Do I Need to See a Therapist?

Can Hypnosis Help Tinnitus?

What is Tinnitus?

Tinnitus is a perception of sound in the ears or head which is not caused by an external sound source.

There may be a ringing or buzzing in one or both ears, or that appears to be in the head region but that is difficult to locate exactly.

It is a subjective noise, experienced by the sufferer alone i.e. no one else can hear it.

It is not an actual illness or disease although it may sometimes relate to a problem with the ear or hearing pathways; although it usually occurs when the inner ear is impaired or damaged in some way.

Damage or impairment to the inner ear and resulting tinnitus may result from:

  • Exposure to loud noise
  • Injury to the ears or head
  • Ear infections
  • Build up of wax in the inner ear

Although these are some of the most common causes there may be other contributing factors. Tinnitus may be a side-effect of medication, or caused by another health problem such as high blood pressure. It is also often a symptom of age and deteriorating hearing, but it can affect anyone at any age.

Tinnitus is experienced as a chronic problem by some 10% of people in the UK.

About 90% of cases occur together with an underlying hearing loss.

The World Health Organisation lists tinnitus as a distinct disorder, and states that noise exposure is a major contributor to hearing loss world wide.

Chronic or persistent tinnitus may create other debilitating symptoms, such as anxiety, depression, insomnia or some form of sleep disturbance.

The Treatment of Tinnitus

Although the condition may persist I help people to cope with the symptoms in two main ways. Often a major part of the problem is an increased focus on what could be considered perfectly normal and usual sounds which are a part of the experience of hearing. Since we can often develop a ‘fixed’ focus of attention on these sounds they start to register as noise and are intrusive and distracting. Part of the treatment plan therefore is to teach the client to manage their own perceptions and mental focus more effectively, and to distract attention away from the noise they are focused on.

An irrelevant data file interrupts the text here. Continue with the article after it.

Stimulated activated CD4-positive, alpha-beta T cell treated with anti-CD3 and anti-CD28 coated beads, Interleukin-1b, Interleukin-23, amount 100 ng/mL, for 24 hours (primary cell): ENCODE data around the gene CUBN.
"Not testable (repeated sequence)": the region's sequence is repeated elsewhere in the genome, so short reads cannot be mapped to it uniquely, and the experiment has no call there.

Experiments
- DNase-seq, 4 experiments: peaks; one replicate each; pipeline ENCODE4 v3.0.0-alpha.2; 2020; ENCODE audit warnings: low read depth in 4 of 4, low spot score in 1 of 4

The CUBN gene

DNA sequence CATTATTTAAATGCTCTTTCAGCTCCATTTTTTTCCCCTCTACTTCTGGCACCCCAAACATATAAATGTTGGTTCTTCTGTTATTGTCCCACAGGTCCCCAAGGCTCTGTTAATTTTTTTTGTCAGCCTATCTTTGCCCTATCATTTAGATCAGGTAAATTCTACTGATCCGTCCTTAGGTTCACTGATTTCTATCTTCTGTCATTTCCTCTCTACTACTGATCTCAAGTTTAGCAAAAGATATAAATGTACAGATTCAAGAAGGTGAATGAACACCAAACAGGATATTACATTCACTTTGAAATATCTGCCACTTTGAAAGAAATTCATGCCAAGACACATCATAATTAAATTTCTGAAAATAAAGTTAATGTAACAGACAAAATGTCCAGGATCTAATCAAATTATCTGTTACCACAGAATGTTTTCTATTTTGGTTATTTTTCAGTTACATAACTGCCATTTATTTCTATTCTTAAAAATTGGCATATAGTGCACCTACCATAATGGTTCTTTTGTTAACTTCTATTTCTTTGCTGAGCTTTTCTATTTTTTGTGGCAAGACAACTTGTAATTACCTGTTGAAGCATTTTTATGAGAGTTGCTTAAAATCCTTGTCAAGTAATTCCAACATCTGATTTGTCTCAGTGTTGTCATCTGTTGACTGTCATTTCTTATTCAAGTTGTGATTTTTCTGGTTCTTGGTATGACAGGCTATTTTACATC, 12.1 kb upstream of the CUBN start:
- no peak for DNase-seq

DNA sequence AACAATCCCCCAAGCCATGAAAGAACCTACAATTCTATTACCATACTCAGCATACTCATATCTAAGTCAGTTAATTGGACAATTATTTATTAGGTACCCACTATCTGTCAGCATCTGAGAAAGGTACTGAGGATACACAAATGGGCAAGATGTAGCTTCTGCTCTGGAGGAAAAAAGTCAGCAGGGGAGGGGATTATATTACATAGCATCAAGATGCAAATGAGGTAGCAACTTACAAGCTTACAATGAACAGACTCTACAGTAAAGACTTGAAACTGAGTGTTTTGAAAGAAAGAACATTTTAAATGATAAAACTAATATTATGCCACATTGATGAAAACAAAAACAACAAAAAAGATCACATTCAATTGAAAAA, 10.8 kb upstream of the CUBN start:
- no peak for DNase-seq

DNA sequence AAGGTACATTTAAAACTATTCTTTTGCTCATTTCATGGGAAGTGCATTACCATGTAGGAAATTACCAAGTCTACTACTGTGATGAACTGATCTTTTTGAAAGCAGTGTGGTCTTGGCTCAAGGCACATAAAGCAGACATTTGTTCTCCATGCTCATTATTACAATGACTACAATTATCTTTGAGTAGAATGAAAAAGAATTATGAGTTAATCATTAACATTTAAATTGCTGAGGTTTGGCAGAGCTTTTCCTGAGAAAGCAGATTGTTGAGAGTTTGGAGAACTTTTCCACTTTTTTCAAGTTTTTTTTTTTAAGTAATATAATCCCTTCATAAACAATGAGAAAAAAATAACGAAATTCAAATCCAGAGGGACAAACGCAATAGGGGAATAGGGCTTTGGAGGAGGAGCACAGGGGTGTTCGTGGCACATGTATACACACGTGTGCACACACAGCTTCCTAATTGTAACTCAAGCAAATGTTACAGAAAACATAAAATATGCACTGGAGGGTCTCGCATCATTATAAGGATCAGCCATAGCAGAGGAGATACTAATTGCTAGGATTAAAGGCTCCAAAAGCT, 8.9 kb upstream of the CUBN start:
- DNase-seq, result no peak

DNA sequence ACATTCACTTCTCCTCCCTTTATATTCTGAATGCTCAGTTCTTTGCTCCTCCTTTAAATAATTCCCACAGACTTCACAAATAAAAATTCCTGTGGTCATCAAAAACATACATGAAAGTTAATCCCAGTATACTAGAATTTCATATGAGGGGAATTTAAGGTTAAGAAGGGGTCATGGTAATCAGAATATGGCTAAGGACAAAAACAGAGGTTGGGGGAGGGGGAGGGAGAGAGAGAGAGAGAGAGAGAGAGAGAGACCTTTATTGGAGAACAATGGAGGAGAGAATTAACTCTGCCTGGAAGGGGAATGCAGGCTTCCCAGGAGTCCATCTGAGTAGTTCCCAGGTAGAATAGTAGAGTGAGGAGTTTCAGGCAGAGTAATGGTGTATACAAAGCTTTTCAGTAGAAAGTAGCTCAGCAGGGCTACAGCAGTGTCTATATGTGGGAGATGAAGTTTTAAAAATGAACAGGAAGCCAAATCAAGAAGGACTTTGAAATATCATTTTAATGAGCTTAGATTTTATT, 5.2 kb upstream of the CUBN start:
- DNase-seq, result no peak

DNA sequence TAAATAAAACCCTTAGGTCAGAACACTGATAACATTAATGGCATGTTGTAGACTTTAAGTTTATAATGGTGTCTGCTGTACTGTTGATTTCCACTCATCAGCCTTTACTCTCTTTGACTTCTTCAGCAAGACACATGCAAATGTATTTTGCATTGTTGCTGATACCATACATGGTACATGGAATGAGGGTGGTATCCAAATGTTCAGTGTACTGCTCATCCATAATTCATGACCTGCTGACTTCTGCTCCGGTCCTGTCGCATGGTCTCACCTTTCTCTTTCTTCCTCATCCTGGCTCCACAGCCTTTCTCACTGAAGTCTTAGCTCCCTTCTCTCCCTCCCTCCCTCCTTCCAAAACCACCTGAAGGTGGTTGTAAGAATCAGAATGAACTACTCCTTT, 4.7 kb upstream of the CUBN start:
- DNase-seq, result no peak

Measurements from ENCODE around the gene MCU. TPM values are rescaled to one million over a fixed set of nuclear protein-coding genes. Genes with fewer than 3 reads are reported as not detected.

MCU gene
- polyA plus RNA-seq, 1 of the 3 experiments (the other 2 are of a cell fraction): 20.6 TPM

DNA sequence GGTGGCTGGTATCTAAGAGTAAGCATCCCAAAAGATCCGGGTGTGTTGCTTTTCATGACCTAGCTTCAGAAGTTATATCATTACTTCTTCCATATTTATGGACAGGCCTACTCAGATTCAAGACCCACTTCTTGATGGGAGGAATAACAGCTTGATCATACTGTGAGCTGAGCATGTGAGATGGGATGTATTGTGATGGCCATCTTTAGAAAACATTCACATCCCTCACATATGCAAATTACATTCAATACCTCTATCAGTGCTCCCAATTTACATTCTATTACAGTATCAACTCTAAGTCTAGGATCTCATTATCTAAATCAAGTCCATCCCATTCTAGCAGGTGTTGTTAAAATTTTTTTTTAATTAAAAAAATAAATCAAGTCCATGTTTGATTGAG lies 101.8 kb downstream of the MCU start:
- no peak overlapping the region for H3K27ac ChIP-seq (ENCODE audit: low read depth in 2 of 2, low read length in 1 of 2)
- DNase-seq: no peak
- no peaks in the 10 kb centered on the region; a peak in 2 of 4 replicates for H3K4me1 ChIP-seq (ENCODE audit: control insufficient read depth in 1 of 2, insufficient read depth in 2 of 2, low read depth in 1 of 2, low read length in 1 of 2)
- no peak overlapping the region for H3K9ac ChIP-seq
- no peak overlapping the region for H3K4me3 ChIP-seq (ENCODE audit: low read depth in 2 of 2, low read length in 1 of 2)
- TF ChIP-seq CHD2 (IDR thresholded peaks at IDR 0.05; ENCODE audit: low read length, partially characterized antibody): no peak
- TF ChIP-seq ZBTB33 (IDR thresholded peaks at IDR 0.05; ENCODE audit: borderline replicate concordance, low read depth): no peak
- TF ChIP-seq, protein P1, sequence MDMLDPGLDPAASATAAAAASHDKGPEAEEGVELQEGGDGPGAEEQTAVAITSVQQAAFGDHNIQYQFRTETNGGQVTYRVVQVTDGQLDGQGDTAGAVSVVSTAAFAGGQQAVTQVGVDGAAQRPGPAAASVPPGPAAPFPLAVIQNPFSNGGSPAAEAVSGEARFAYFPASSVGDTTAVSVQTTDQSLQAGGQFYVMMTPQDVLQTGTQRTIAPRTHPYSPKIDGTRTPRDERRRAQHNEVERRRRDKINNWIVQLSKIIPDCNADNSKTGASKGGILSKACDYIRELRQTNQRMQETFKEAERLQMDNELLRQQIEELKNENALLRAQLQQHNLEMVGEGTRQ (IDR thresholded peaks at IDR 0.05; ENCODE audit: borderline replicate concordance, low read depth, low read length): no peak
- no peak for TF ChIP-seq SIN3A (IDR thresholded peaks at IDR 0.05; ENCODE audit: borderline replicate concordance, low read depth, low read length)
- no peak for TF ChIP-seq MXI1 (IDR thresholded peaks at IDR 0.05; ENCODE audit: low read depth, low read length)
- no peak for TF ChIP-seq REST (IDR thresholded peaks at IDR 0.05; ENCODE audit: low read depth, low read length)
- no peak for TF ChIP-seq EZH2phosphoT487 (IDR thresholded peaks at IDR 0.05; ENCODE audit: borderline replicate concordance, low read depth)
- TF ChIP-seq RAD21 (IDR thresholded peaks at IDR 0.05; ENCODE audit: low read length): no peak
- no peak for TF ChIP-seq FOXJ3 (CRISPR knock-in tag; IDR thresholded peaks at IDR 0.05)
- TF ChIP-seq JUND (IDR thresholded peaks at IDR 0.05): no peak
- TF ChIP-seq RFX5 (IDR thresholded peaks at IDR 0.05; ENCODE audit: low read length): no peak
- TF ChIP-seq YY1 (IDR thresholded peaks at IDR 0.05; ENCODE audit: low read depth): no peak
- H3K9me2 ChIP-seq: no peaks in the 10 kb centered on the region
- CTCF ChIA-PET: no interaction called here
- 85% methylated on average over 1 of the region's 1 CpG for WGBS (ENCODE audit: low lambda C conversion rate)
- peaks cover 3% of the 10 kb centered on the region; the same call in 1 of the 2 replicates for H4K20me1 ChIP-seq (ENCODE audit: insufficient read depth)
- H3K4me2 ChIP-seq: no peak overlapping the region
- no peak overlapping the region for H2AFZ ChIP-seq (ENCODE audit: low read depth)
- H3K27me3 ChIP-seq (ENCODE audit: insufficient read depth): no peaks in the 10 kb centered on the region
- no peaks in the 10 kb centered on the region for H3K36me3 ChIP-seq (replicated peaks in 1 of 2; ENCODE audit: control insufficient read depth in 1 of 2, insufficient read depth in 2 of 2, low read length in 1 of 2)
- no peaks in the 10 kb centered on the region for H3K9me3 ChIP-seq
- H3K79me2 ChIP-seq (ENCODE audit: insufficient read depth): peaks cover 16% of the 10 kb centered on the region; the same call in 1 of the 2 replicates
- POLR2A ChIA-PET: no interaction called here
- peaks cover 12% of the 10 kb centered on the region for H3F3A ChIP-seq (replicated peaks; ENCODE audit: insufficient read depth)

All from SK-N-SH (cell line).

The other part of the treatment plan is relaxation. Although it may be true in many cases that the individual has always had a tendency to be tense or anxious, tinnitus will definitely have aggravated this and increased tendency. Using hypnosis and meditation techniques to encourage relaxation in tandem with distraction from the fixed focus of attention can at the very least reduce, if not banish the symptoms of tinnitus altogether.

If you suffer from this uncomfortable and debilitating condition begin the process of taking control and make an appointment to see me today…



People who have experienced hypnotherapy, for whatever reason, will often come back and work on other problems they might have at a later date, as and when they feel the time is right.

This is because hypnosis and hypnotherapy are very effective tools for dealing with a variety of personal, emotional, and behavioural problems.

Many people are amazed at how comfortable and relaxing the process of hypnosis actually is.

They are also surprised by how easily and effortlessly they have been able to achieve their goals once helpful hypnotic suggestions have been installed. I liken this to planting seeds in the mind which over time blossom and grow, and at the appropriate time bear fruit.

However for those people who have not tried hypnosis there can be some reservations and possibly some fear. New enquiries are often prefaced by “I have thought about hypnosis for some time, but I am concerned.” or “I want to try hypnosis but I’m afraid.” Sometimes people tell me “I have had your number for several months but I was afraid to call!”

Contrary to the fears that people have about hypnosis it is both a safe and comfortable experience, and although the results may seem miraculous, no magic is involved!